Friday 15 November 2019
Majority of New Zealanders Drinking Responsibly And Less, But More Work Needed to Reduce Harmful Drinking
NZ Alcohol Beverages Council (NZABC) says the majority of New Zealanders drink responsibly and generally Kiwis and young
people are drinking less, but there is more work to be done to reduce harmful drinking, in response to the recent
results of the National Health Survey .
“Eighty percent of New Zealanders who drink alcohol are drinking in a responsible way. Drinking behaviours are changing
and we are drinking 25% less than we did in the 1970’s and 80’s . We are also seeing a significant reduction in drinking
especially amongst young people,” says Bridget MacDonald, NZABC’s Executive Director.
“It’s going to take time and an all-of-society approach to make bigger shifts in New Zealand’s drinking culture, but we
are seeing positive changes in attitudes, more no- and low- alcohol options, and momentum for change is gaining,” she
The survey shows that while 58.3% of 15- to 17-year-olds drank alcohol in the past year, we are still seeing a large
decrease (-16.2%) in young people drinking, down from 74.5% in 2006/07. In the wider group of young people aged 15-24
years, drinking has declined 7% from 83.8% in 2006/7 to 76.8% in 2018/19.
NZABC says the industry has zero-tolerance for underage drinking, and acknowledges drinking too much alcohol can cause
harm, and that more needs to be done to accelerate the changes and reduce harmful drinking.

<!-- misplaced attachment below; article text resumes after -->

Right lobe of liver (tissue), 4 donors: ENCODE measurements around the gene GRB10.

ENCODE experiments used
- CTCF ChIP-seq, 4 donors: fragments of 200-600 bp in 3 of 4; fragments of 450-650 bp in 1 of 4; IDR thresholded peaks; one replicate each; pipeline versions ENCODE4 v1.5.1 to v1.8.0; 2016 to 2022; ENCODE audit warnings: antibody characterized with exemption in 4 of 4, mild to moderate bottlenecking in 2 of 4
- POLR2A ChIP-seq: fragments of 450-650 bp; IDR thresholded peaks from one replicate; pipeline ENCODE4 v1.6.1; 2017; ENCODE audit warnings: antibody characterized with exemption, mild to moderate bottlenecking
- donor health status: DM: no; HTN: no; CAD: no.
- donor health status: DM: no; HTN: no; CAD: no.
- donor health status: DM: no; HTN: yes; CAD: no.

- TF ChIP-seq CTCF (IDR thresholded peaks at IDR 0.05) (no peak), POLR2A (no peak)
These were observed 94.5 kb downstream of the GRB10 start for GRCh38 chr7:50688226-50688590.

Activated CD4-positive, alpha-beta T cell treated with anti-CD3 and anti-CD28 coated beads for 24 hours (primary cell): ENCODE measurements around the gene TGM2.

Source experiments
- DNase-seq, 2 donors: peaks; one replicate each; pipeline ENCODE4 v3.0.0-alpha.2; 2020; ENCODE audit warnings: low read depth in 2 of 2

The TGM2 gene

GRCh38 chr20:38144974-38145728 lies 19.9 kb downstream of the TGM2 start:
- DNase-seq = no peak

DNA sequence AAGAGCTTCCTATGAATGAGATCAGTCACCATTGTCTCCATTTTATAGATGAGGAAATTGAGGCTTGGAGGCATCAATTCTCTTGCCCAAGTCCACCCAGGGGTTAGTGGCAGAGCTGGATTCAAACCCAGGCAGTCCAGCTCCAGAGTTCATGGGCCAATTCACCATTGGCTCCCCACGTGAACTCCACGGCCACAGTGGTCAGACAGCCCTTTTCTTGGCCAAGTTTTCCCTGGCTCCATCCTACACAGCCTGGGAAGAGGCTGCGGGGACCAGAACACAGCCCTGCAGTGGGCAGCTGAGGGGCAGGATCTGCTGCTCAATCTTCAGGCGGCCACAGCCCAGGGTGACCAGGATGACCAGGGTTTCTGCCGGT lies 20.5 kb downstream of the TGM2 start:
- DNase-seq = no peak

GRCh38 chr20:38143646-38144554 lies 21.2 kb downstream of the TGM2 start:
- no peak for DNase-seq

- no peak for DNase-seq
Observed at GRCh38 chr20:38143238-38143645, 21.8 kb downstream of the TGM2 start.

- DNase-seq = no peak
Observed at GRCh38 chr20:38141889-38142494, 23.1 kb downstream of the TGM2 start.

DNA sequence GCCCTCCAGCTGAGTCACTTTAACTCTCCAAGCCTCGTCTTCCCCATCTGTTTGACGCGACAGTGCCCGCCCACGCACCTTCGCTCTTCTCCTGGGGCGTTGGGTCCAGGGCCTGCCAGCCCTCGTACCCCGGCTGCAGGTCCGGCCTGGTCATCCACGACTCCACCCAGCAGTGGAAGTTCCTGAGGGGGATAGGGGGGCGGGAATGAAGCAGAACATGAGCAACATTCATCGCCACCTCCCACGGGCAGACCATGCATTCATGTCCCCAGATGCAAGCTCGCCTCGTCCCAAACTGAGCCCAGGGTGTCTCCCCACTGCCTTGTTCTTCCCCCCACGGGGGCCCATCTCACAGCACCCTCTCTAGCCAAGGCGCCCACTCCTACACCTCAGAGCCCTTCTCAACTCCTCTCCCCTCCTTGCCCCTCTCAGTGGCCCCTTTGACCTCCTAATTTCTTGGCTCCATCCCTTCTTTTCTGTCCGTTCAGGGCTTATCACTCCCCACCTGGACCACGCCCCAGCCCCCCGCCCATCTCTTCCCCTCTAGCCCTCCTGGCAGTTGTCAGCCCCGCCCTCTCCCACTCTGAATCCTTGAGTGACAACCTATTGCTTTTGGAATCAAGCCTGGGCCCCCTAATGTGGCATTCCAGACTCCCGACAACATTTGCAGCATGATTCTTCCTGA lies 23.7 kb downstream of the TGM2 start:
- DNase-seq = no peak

The current hazardous drinking measure has only been surveyed for 4 years making any long-term trends difficult to
establish. However, since collecting the data in 2015/16, there has been a reduction in hazardous drinking in the
following age brackets:
15-24 years (-2.6%), 18-24 years (-1.7%), 25-34 years (-2.3%), 45-54 years (-0.8%).
Bridget MacDonald says, “We all have a part to play in reducing harmful drinking and ensuring those who choose to drink
do so responsibly, moderately and safely. This needs the collective effort of parents, family, friends, schools and
universities, workplaces, NGOs, local and central government, and the alcohol industry too. We need to tackle reducing
harmful drinking through targeted education and support programmes, which are critical to educating young people on
alcohol harm and encouraging adults to drink responsibly.”
Two youth-focused education programmes are already helping young Kiwis to make better decisions around alcohol and to
delay drinking. The Smashed Project
is a theatre-based education programme that equips to Year 9 students to deal with real life situations where there may
be peer pressure to drink alcohol. Since launching in May, more than 20,000 students across New Zealand now have a
better understanding of the negative effects of alcohol, how to make better choices for themselves, and where to find
help if they need it. The partnership between Life Education Trust and The Tomorrow Project (Cheers NZ), which is funded
by in part by NZABC members Spirits New Zealand and the Brewers’ Association, is aiming to roll out the programme to all
60,000 Year 9 students in 2020.
Cheers NZ (cheers.org.nz
) also delivers social marketing initiatives to shift parents’ attitudes towards underage drinking and to support them
in being better role models.